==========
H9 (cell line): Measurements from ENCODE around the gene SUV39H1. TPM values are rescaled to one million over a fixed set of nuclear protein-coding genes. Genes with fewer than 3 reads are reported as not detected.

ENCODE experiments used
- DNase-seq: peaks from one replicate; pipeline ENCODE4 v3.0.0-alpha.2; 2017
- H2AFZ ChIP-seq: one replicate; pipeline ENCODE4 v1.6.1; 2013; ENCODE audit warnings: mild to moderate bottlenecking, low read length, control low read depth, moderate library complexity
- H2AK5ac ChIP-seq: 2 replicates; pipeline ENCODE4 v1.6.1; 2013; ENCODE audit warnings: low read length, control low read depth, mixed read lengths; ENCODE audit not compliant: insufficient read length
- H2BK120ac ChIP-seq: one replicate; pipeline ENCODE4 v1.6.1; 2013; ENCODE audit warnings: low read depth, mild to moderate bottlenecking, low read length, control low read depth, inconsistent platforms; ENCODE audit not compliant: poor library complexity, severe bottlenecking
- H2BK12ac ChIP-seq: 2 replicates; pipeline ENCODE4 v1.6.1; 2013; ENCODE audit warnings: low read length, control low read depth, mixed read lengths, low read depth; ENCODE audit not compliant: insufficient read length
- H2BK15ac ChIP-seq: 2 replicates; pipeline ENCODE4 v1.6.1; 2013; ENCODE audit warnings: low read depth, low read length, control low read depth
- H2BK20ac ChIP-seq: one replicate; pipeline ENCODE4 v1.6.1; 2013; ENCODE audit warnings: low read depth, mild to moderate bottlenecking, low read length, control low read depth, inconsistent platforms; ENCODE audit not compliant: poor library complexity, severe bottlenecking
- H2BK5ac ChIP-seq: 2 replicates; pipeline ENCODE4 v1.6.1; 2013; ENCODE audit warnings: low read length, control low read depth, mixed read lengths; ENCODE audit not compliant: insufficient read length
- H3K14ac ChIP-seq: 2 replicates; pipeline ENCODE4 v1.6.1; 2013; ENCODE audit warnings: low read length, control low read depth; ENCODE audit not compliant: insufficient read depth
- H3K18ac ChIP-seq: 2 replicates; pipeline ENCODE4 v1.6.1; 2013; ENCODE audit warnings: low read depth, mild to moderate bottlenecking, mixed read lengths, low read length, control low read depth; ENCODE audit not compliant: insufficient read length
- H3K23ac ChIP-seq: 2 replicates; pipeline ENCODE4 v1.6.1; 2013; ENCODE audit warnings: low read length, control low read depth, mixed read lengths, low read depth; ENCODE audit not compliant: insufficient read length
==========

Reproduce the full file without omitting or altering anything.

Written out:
H9 (cell line): Measurements from ENCODE around the gene SUV39H1. TPM values are rescaled to one million over a fixed set of nuclear protein-coding genes. Genes with fewer than 3 reads are reported as not detected.

ENCODE experiments used
- DNase-seq: peaks from one replicate; pipeline ENCODE4 v3.0.0-alpha.2; 2017
- H2AFZ ChIP-seq: one replicate; pipeline ENCODE4 v1.6.1; 2013; ENCODE audit warnings: mild to moderate bottlenecking, low read length, control low read depth, moderate library complexity
- H2AK5ac ChIP-seq: 2 replicates; pipeline ENCODE4 v1.6.1; 2013; ENCODE audit warnings: low read length, control low read depth, mixed read lengths; ENCODE audit not compliant: insufficient read length
- H2BK120ac ChIP-seq: one replicate; pipeline ENCODE4 v1.6.1; 2013; ENCODE audit warnings: low read depth, mild to moderate bottlenecking, low read length, control low read depth, inconsistent platforms; ENCODE audit not compliant: poor library complexity, severe bottlenecking
- H2BK12ac ChIP-seq: 2 replicates; pipeline ENCODE4 v1.6.1; 2013; ENCODE audit warnings: low read length, control low read depth, mixed read lengths, low read depth; ENCODE audit not compliant: insufficient read length
- H2BK15ac ChIP-seq: 2 replicates; pipeline ENCODE4 v1.6.1; 2013; ENCODE audit warnings: low read depth, low read length, control low read depth
- H2BK20ac ChIP-seq: one replicate; pipeline ENCODE4 v1.6.1; 2013; ENCODE audit warnings: low read depth, mild to moderate bottlenecking, low read length, control low read depth, inconsistent platforms; ENCODE audit not compliant: poor library complexity, severe bottlenecking
- H2BK5ac ChIP-seq: 2 replicates; pipeline ENCODE4 v1.6.1; 2013; ENCODE audit warnings: low read length, control low read depth, mixed read lengths; ENCODE audit not compliant: insufficient read length
- H3K14ac ChIP-seq: 2 replicates; pipeline ENCODE4 v1.6.1; 2013; ENCODE audit warnings: low read length, control low read depth; ENCODE audit not compliant: insufficient read depth
- H3K18ac ChIP-seq: 2 replicates; pipeline ENCODE4 v1.6.1; 2013; ENCODE audit warnings: low read depth, mild to moderate bottlenecking, mixed read lengths, low read length, control low read depth; ENCODE audit not compliant: insufficient read length
- H3K23ac ChIP-seq: 2 replicates; pipeline ENCODE4 v1.6.1; 2013; ENCODE audit warnings: low read length, control low read depth, mixed read lengths, low read depth; ENCODE audit not compliant: insufficient read length